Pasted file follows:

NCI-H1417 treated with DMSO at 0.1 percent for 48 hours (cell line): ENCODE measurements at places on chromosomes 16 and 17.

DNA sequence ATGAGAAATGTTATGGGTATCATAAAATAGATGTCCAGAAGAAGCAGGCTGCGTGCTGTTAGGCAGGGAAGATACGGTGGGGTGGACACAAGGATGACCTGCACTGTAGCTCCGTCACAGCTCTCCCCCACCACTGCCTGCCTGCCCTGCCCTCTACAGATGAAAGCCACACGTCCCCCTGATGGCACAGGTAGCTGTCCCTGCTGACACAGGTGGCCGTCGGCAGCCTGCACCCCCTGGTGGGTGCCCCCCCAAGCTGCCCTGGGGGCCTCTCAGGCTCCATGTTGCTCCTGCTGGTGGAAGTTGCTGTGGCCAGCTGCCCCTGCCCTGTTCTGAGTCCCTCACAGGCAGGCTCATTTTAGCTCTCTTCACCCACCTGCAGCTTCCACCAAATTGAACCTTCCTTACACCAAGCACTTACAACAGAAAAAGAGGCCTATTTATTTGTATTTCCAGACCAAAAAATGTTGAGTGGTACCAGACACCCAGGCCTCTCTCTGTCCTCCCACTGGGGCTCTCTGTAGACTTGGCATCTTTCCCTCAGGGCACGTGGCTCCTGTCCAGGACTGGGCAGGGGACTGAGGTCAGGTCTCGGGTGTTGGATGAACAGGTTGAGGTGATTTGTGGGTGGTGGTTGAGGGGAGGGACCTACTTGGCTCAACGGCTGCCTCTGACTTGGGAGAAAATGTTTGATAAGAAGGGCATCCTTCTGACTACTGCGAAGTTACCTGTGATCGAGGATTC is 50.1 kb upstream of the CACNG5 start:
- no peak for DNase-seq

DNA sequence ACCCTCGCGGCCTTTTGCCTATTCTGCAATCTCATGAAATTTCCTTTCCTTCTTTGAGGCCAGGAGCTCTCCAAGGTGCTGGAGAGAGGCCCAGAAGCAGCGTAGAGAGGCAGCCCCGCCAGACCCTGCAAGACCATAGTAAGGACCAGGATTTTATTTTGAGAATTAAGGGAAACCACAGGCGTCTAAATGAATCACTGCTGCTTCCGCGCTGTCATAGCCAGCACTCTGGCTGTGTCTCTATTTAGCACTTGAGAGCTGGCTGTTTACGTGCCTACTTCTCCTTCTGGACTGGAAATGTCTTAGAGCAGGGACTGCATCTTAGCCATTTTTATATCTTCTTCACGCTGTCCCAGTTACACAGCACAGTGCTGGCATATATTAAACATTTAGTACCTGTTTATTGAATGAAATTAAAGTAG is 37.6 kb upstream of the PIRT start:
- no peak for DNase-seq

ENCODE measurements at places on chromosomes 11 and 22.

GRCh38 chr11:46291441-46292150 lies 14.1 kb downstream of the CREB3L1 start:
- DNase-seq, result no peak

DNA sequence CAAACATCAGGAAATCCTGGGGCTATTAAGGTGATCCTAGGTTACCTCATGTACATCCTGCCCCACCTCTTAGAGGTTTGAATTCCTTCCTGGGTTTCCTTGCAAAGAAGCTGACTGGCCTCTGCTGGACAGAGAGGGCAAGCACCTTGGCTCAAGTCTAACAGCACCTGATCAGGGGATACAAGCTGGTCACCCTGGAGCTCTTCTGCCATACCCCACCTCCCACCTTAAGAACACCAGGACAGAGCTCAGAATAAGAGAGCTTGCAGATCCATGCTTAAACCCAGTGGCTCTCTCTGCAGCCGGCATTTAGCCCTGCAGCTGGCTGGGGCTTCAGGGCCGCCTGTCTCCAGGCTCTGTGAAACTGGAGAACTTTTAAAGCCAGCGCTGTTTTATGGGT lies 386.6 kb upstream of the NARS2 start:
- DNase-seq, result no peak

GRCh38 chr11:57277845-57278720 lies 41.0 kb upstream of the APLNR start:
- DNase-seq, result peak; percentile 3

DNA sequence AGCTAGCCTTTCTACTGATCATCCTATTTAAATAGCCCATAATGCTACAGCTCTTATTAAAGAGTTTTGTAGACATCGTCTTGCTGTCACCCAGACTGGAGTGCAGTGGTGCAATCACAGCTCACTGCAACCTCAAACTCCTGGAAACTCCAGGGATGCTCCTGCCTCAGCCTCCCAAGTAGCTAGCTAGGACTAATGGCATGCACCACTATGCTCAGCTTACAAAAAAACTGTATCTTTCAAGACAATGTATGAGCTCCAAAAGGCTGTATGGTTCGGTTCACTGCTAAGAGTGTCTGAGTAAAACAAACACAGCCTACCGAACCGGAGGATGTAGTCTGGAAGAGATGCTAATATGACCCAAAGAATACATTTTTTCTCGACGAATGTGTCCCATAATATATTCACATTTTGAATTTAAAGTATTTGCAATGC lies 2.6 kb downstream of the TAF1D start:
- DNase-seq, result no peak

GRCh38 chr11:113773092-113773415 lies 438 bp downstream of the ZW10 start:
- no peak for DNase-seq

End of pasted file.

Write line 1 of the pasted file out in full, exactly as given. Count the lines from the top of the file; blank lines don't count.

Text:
NCI-H1417 treated with DMSO at 0.1 percent for 48 hours (cell line): ENCODE measurements at places on chromosomes 16 and 17.